STEMM PROFILE: Dr Mercedes Dávalos-Salas, PhD | Postdoctoral Research Fellow | Oncogenic Transcription Laboratory | Olivia Newton-John Cancer Research Institute| School of Cancer Medicine | La Trobe University | Melbourne | VIC


“Set a healthy personal/work balance. Find a mentor and expand your network”

I have always been curious about my environment, about how “things” work. I used to disassemble small radios and watches to see what was inside of them and to try to understand their functioning. Soon I knew that I want to become a scientist.

I obtained a Chemist and Biologist degree followed by Masters and Doctorate in Biochemist at the National University of Mexico (UNAM). My interest in research is to understand the molecular basis of cancer. Why cancer, (when seen as a series of events, and theoretically very improbable to happen all together at the same time), occurs at a certain stage in a cell’s life and transforms it to an aberrant cell. Another complementary interest is to understand how cellular metabolism can relate to the development of cancer.

I came to Australia five years ago to pursue my academic development. Along with my scientific career I have faced challenges requiring me to apply my creativity and problem-solving skills, strengthening my abilities in strategic planning, and coordinating team work.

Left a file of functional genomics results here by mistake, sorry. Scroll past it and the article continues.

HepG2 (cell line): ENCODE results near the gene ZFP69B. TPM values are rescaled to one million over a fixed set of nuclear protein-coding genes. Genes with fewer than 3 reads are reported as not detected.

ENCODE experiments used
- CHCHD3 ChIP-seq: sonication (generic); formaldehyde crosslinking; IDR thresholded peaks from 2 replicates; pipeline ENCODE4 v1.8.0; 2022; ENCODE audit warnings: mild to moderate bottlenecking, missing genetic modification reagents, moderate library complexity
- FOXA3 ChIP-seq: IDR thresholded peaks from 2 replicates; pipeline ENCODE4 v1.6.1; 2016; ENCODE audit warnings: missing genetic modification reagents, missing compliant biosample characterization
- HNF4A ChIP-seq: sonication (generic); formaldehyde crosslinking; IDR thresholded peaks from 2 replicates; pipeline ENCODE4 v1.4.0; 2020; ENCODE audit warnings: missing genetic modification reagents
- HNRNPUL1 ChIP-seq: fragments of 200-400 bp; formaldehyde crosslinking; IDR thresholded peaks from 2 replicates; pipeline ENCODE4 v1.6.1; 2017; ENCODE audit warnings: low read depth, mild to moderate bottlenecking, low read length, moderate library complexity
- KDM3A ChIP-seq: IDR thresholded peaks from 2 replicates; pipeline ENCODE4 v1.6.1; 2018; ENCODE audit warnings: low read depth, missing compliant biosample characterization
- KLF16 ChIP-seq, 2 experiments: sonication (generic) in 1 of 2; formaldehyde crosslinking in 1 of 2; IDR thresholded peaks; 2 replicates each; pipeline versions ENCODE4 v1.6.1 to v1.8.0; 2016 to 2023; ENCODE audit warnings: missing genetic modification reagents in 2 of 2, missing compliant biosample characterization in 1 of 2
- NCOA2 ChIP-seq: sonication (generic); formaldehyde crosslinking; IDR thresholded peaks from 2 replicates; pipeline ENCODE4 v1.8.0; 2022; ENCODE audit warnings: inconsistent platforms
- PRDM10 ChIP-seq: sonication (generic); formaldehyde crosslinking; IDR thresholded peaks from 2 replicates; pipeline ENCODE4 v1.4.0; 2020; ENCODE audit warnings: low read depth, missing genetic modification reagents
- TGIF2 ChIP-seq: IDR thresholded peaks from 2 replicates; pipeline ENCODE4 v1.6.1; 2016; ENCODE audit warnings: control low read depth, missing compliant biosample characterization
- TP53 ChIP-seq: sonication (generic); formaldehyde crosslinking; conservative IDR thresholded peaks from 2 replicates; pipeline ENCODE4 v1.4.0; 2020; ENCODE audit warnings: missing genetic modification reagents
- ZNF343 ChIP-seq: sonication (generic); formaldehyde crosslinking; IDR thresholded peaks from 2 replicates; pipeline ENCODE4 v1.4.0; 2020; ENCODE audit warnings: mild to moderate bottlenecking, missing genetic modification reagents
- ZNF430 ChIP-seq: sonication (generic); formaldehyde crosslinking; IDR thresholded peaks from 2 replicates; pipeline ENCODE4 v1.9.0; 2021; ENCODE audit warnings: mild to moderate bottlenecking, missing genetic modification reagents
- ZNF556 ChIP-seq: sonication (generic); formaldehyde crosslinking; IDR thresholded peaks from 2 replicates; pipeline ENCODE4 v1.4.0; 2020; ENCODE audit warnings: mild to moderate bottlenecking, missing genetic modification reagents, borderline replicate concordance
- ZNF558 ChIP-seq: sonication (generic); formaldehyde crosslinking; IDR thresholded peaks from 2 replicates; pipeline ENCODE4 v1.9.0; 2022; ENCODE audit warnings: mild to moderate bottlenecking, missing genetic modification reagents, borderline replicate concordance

“Talking to strangers” or better known as networking has positively impacted my personal and professional life. I have realized that having a mentor from the early stages of my career has supported my professional development. Finding a mentor should be encouraged. As a consequence of my experience, I look for opportunities to provide mentorship to younger fellows.

On the personal side, I have been lucky to have an exceptional role model that always inspires me to do better, to aim higher and to never give up: my mother – a single mum, who raised three successful people.

What do you think is the most important character trait in a successful scientist?

Curiosity, focus, strength of mind, assertive, tenacity, resilience, problem-solving through creative pathways. 

What do you believe are the greatest attributes of a successful leader?

Being assertive, being inclusive, being open-minded. Being creative and encouraging creativity in others. Generate a positive impact in their team because this will reattribute the most, both individually and collectively. To encourage surrounding peers to give their better selves.

What is one thing you feel everyone can do to help the position of women in Australian science?

Showing support to women who are already in top roles, will create stable and lasting positions. That might inspire young girls by knowing that they can achieve success and personal and financial stability in their careers.

What advice would you give early career researchers – especially women – in science today?

You can achieve whatever is in your mind. Find early what your passion is. Set goals, work hard, and imagine the pathway to get them realized. Be committed, train your self-discipline and be constant/ consistent. Set a healthy personal/work balance. Find a mentor and expand your network.

How can we foster a culture of STEMM innovation?

Promoting inter-professional networking events. Getting together professionals from different areas, giving them the platform to manifest problems-ideas-needs.

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